• Every day the JSpOC makes observations of space objects via its sensors, generates orbital models for the observed space objects, and makes collision predictions based on those orbital models. The observations for a space object that are collected over time are used to generate the orbital models. The day before making the observations, the list of space objects to be observed is prioritized giving manned satellites (e.g., the International Space Station) priority, followed by military and intelligence satellites, and so on. The JSpOC determines how many tracks are needed to determine the orbit of each space object in the list based primarily on the type and size of the space object and the change rate of its orbit. The sensors are then programmed to make the required observations of the space objects.
  • After the observations for a day are collected, the JSpOC collects the observations, generates orbital models for the space objects, and predicts what space object might collide in typically a 72- to 96-hour window. Satellite operators can use these predictions to maneuver their satellites to avoid the collision.
  • Unfortunately, the accuracy of the orbital models is insufficient to make collision predictions with an acceptable degree of certainty. A typical collision prediction may be based on the space objects passing within 1 km of each other. If satellite operators maneuver their satellites based on every such prediction, the satellites would quickly use up the available fuel needed to maintain their orbits. At an accuracy level of 1 km, the Iridium satellite constellation of 90 satellites providing voice and data to phones, pagers, and transceivers would be warned to move 10 satellites per day on average. As a result these warnings are typically ignored, with sometimes catastrophic results.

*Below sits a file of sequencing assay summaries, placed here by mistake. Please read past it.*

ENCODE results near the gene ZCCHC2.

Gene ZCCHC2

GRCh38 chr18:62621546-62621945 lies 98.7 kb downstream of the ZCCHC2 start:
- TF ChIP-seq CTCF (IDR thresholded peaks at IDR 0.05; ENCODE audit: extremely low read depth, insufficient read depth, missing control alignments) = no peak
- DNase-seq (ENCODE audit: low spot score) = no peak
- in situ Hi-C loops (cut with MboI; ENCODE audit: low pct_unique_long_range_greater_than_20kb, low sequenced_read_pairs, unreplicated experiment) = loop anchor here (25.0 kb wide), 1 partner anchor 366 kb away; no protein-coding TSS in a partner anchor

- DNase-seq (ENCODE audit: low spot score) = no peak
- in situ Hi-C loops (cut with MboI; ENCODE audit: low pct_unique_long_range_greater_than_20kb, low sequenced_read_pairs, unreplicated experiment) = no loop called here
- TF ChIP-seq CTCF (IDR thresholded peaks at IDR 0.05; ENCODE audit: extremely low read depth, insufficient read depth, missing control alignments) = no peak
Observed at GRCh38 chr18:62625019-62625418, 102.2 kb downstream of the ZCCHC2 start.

• It would be desirable to have a system that would provide more accurate collision predictions for space objects and provide them in enough time so that space operators could take action to maneuver an active satellite to avoid the collision.
  • BRIEF DESCRIPTION OF THE DRAWINGS
  • FIG. 1 is a block diagram that illustrates components of the ephemeris refinement system in some embodiments.
  • FIG. 2 is a flow diagram that illustrates the processing of the refine collision predictions component of the ground-based controller in some embodiments.
  • FIG. 3 is a flow diagram that illustrates the processing of the refine ephemeris component of the ground-based controller in some embodiments.
  • FIG. 4 is a flow diagram that illustrates the processing of the generate schedule component of the ground-based controller in some embodiments.
  • FIG. 5 is a flow diagram that illustrates the processing of the identify observation possibilities component of the ground-based controller in some embodiments.
  • FIG. 6 is a flow diagram that illustrates the processing of the calculate directional coordinates component of the ground-based controller in some embodiments.
  • FIG. 7 is a flow diagram that illustrates the processing of the make observations component of the on-board controller in some embodiments.
  • FIG. 8 is a flow diagram that illustrates the processing of the process image component of the on-board controller in some embodiments.
  • DETAILED DESCRIPTION
  • A method and system for monitoring space-based objects to refine the ephemeris of the space-based objects is provided. In some embodiments, an ephemeris refinement system includes satellites with imaging devices (e.g., telescopes) in earth orbit to make observations of space-based objects (“target objects”) and a ground-based controller that controls the scheduling of the satellites to make the observations of the target objects and then refines the orbital models of the target objects. The ground-based controller determines when the target objects will be near enough to a satellite for that satellite to collect an image of a target object based on an initial orbital model for that target object. The ground-based controller directs the schedules to be uploaded to the satellites, and the satellites make observations as scheduled and download the observations to the ground-based controller. The ground-based controller then refines the initial orbital models of target objects based on locations of the target objects that are derived from the observations and generates refined ephemerides from the refined orbital models.